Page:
It doesn't have to be from Champagne to be flirty and fabulous
While the Champagne region is the traditional home of great fizz, it’s certainly not the be-all and end-all where bubbles is concerned, and summer, with all its festivities and social occasions, is the perfect time to look at other options to help us toast. But first, a bit of housekeeping; a quick explanation of the four main methods of producing sparkling wine. Méthode traditionnelle is where the delicate bubbles are produced when the base (still) wine goes through its secondary ferment inside the same bottle from which it’ll eventually be served. This is the traditional method of producing champagne in France. Then there’s charmat, in which the wine undergoes its bubble-producing secondary fermentation in tanks before being bottled under pressure. The transfer method is where the secondary ferment takes place in the bottle before the wine is transferred to a tank before final bottling and finally there’s simple carbonation, which involves injecting CO2 into the wine to create bubbles.
It’s amazing how diverse our sparkling winescape has become. Alongside the usual suspects, we’re now also seeing more variety in wines like the Italian fizz prosecco. Proseccos are intensely aromatic and crisp and have yellow apple, pear, white peach and apricot flavours, making them perfect as a Bellini cocktail base. Prosecco is best consumed young, ideally within three years of bottling; however examples like the Mionetto Prestige Prosecco (RRP$16.99) can age
If you’re a fan of lighter, sweeter Asti styles of sparklers, then you’ll love the Brown Brothers Sparkling Moscato (RRP$16.99). Made from the moscato grape, Asti are lower in alcohol than other sparkling styles (5-8%) and have fresh, ‘grapey’ flavours with hints of musk and peach. Best sipped super-chilled, they’re the perfect lunchtime refresher on a baking hot day. These sweeter style sparklers are superb as an aperitif or with soft white cheeses. Moscato and prosecco are made in both fully sparkling (Spumante) and lightly sparkling (frizzante) styles.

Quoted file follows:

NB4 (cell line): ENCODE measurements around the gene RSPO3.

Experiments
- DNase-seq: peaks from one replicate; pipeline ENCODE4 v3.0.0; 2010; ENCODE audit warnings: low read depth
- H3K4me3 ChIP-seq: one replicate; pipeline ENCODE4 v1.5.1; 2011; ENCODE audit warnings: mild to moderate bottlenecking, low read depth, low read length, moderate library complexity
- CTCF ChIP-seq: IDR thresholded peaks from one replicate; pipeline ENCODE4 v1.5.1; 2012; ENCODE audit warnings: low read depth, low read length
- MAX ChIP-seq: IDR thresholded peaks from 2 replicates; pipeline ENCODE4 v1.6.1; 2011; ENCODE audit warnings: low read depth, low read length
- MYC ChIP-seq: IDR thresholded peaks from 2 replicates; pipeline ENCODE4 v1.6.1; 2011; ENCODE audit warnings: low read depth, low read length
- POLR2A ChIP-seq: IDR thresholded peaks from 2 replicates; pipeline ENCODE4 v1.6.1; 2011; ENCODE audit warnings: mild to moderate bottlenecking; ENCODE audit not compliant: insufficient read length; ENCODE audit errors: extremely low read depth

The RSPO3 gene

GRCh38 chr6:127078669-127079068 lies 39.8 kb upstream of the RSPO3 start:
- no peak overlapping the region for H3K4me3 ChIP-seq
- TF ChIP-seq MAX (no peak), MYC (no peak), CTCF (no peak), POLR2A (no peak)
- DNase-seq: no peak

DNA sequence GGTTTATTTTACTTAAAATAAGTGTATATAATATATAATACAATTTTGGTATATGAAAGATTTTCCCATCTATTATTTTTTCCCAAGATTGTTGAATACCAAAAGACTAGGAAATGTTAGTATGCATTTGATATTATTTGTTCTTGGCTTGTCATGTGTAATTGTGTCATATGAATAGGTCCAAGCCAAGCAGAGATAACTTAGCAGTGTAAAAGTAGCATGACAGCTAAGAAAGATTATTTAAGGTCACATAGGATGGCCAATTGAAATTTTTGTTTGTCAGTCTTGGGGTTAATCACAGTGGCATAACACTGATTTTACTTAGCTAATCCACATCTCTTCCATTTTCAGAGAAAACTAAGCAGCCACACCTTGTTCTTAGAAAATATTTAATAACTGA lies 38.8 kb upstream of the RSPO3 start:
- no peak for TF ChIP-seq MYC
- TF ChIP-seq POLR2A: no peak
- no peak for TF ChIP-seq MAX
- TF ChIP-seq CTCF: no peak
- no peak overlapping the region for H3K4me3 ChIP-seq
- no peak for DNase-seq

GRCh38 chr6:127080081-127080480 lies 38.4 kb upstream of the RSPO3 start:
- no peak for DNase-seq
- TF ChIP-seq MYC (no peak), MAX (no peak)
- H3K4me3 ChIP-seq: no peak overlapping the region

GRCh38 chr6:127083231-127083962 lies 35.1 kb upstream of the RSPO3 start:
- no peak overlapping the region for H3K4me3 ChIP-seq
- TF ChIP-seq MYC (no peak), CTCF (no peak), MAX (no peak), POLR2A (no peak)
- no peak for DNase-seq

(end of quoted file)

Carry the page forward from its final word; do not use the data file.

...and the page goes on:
Spanish cava is also a real treat, so stop walking past those mysterious black bottles of Freixenet (RRP$14.99) and give it a go. Expect a wine that’s chalky and dry, with a creamy, nutty character and lovely complexity that works a treat with crayfish, oysters and all manner of tasty sea creatures. Under Spanish law, cava must be made according to the traditional method using specific grape varieties – and it can be either white or pink.
For occasions I want to stretch my palate but not my budget, I reach for a Cremant de Bourgogne, the appellation describing white and rose sparkling wines from Burgundy (as opposed to champagne from the Champagne region). They’re made predominantly from pinot noir and chardonnay grapes in the champagne method. The cremants I’ve tried of late have been rather fantastic, every bit as good as the champagnes, and today the appellation now accounts for more than 13 million bottles of wine every vintage. There are also excellent value sparklers produced in France’s Loire Valley, the Grandin Brut NV (RRP$19.99) for example. Grandin have been making wine in the traditional method since 1886 and their Brut NV is a multi-award winning, vivacious wine that boasts crisp apple and creamy almond flavours.